A second way Black Knight can proceed is by trying to enter into what is called a “coexistence agreement” with the College of Saint Rose. A coexistence agreement is an agreement under which each party recognizes the right of the other to continue using an identical or similar mark, usually subject to certain restrictions.
In this case, Black Knight and College of Saint Rose could agree that there is no likelihood of confusion between their respective marks, and that they will use commercially reasonable efforts to address any instances of confusion that might arise. In addition, the parties might also agree that Black Knight will never use its mark in connection with collegiate sports, except for perhaps hockey, and that the College of Saint Rose will never use its mark in connection with professional sports, including hockey. Though not dispositive, a suitably detailed coexistence agreement is typically very persuasive in convincing an examiner to withdraw a refusal.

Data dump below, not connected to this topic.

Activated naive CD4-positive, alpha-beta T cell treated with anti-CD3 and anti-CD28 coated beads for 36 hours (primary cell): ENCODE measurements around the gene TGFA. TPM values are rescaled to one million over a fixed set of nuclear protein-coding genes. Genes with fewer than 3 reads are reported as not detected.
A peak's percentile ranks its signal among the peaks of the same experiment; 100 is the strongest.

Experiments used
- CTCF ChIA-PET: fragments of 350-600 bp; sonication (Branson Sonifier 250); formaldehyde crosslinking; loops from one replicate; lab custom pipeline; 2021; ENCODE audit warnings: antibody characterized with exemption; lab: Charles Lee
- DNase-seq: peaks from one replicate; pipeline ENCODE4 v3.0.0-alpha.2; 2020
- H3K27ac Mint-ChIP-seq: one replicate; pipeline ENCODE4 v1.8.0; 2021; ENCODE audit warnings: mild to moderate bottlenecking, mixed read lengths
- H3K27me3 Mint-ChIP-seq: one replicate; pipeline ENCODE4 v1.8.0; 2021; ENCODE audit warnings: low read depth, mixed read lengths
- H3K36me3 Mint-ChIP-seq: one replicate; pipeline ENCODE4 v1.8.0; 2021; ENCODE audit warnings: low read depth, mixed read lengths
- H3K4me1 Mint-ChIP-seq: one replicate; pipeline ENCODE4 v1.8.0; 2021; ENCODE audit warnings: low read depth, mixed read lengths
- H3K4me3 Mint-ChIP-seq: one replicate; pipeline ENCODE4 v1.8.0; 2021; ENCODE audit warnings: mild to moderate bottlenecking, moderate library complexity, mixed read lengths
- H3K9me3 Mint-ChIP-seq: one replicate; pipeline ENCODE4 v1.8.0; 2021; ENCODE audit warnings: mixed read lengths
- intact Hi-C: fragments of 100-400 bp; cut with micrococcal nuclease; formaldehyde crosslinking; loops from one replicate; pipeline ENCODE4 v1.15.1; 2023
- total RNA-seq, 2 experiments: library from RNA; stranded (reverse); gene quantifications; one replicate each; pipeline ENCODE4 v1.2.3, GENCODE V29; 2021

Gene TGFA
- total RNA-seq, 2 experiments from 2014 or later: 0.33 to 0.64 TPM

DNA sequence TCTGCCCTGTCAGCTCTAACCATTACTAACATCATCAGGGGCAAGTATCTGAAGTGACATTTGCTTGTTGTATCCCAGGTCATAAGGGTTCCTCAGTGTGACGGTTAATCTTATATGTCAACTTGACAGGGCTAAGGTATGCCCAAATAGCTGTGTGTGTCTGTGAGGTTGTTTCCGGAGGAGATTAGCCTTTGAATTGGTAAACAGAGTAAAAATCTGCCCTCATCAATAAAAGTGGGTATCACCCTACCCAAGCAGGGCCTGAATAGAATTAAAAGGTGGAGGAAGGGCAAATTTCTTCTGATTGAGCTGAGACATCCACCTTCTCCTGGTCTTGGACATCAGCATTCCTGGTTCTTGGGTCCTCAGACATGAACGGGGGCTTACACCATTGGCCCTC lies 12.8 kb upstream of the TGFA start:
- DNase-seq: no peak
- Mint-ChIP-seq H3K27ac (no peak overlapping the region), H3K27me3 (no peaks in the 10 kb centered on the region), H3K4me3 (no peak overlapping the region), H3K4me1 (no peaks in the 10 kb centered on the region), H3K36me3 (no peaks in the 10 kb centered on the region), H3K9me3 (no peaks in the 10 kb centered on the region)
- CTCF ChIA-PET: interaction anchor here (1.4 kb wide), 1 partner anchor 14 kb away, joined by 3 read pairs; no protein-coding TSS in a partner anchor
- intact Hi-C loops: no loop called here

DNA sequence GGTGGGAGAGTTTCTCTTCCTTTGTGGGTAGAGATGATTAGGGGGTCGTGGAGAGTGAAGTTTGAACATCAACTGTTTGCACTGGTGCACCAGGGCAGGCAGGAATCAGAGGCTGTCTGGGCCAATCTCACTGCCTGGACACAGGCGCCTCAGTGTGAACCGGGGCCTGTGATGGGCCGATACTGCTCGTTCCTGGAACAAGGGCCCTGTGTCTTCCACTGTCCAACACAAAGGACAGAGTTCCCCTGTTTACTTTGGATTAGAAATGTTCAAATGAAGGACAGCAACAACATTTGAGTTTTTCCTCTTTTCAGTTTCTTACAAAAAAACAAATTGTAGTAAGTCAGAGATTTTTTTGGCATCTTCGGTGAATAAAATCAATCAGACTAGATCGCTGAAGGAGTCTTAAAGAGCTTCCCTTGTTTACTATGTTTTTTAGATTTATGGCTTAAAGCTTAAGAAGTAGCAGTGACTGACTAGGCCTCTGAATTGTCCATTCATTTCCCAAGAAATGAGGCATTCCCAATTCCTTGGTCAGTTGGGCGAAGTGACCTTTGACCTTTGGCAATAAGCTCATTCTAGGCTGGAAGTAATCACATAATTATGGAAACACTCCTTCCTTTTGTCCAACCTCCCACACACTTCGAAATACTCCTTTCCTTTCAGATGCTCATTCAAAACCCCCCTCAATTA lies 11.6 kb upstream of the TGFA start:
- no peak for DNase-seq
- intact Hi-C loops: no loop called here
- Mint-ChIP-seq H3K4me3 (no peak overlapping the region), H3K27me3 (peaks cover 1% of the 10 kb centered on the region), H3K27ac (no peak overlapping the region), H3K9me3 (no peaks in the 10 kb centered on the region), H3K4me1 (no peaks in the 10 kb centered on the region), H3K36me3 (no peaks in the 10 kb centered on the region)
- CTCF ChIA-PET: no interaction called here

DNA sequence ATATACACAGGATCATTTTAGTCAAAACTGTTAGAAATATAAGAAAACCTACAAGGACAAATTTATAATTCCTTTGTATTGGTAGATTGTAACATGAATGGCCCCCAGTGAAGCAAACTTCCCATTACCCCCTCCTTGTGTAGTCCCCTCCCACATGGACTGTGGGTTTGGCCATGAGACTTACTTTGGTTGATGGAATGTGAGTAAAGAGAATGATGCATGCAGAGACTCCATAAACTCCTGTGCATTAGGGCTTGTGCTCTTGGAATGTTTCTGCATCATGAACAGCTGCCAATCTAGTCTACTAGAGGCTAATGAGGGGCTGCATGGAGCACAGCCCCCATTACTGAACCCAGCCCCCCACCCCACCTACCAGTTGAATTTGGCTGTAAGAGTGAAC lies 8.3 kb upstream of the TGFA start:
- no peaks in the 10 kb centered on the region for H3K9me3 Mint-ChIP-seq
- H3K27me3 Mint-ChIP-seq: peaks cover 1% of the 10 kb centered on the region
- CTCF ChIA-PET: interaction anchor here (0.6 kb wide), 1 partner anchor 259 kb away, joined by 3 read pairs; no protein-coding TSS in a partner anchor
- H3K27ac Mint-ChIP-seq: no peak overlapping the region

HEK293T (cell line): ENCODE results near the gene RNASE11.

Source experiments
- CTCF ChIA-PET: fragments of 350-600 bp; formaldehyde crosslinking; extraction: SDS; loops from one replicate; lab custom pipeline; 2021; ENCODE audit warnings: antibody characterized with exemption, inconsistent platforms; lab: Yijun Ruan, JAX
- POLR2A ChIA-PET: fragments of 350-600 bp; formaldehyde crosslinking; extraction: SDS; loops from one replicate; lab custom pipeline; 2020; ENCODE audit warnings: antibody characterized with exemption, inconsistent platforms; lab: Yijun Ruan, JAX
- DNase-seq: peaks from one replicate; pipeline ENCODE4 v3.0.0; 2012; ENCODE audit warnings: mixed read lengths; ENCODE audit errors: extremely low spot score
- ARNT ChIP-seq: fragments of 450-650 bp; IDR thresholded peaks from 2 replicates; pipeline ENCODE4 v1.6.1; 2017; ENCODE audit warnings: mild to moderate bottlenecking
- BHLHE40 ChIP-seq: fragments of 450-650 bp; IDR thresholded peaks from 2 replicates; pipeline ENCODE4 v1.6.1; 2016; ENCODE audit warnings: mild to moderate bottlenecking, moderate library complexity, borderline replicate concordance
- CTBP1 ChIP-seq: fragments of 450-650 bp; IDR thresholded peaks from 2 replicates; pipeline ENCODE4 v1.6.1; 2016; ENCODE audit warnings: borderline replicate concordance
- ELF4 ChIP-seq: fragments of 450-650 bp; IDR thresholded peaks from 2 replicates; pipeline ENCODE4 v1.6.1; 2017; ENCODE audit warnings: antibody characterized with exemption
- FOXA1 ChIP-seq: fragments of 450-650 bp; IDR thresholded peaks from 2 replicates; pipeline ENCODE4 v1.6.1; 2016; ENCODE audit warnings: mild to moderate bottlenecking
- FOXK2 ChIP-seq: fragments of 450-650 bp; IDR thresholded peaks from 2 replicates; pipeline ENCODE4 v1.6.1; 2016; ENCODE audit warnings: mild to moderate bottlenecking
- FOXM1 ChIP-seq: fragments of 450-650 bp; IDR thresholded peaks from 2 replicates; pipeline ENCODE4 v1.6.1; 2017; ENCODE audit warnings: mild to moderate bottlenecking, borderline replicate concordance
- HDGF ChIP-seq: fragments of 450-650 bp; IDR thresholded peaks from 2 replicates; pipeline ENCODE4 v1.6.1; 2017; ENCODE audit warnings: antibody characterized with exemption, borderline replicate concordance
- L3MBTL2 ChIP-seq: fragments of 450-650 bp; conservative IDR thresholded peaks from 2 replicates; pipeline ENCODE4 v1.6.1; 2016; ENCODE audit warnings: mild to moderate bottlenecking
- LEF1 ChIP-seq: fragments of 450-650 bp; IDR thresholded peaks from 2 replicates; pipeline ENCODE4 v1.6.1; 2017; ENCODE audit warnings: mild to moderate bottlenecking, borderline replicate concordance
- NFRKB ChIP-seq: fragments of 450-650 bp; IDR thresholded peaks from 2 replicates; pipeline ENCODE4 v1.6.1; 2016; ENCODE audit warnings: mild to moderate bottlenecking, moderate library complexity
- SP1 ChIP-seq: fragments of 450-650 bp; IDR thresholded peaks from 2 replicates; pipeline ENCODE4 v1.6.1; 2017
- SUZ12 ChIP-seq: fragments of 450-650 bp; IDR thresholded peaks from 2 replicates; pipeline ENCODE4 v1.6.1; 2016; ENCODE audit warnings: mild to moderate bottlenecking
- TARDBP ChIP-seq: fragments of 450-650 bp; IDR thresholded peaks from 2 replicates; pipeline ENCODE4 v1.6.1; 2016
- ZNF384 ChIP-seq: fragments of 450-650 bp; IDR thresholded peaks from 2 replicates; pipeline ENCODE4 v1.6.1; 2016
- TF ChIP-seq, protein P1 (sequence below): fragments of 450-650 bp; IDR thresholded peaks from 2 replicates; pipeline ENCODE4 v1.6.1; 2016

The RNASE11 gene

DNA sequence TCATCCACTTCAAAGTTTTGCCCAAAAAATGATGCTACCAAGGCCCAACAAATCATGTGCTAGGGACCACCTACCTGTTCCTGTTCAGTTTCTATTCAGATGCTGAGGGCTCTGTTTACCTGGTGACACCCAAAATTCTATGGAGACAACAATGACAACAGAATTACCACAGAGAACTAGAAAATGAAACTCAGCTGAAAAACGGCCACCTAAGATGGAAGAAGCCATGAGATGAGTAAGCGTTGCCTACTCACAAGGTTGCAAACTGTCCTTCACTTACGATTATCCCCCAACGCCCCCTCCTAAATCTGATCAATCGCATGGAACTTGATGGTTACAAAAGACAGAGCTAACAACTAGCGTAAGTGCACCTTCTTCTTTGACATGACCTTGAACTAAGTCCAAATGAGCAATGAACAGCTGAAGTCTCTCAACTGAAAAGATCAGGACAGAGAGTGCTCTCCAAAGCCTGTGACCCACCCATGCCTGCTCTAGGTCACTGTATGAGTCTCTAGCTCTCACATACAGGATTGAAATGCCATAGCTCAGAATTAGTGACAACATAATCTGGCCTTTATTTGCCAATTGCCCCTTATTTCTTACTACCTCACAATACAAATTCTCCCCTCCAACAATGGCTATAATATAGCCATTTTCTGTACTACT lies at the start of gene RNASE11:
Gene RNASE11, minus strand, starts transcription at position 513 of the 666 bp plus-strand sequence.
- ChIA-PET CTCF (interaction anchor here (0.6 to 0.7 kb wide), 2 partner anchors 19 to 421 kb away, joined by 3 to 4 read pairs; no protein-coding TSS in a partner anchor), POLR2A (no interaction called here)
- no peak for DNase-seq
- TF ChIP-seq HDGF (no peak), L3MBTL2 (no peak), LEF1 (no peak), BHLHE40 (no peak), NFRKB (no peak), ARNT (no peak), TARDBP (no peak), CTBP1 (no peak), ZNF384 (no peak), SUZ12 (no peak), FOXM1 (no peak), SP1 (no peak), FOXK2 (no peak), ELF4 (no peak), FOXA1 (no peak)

It has already been reported that Black Knight entered into a coexistence agreement with Clarkson University concerning the latter’s GOLDEN KNIGHTS mark. It was also reported that Black Knight entered into a coexistence agreement with the University of Central Florida – whose team name was previously the “Golden Knights” before it re-branded in 2007 to drop the word “Golden” in favor of simply becoming the “UCF Knights.”
Having already entered into two coexistence agreements, it is likely Black Knight and the College of Saint Rose have already had discussions about entering into a third. Indeed, even if Black Knight had strong arguments against the Examiner’s refusal, a detailed coexistence agreement would significantly increase Black Knight’s chances of success.
The deadline for Black Knight to address the issues above is June 7, 2017 – i.e., six months from the issuance of the U.S. Patent & Trademark Office’s notice. However, if the foregoing is any indication, it will likely be well after this date before Black Knight will be able to register its marks, if at all. Even so, there is no question that Black Knight is committed to moving forward with VEGAS BLACK KNIGHTS. In addition to the press release above, NHL deputy commissioner Bill Daly said: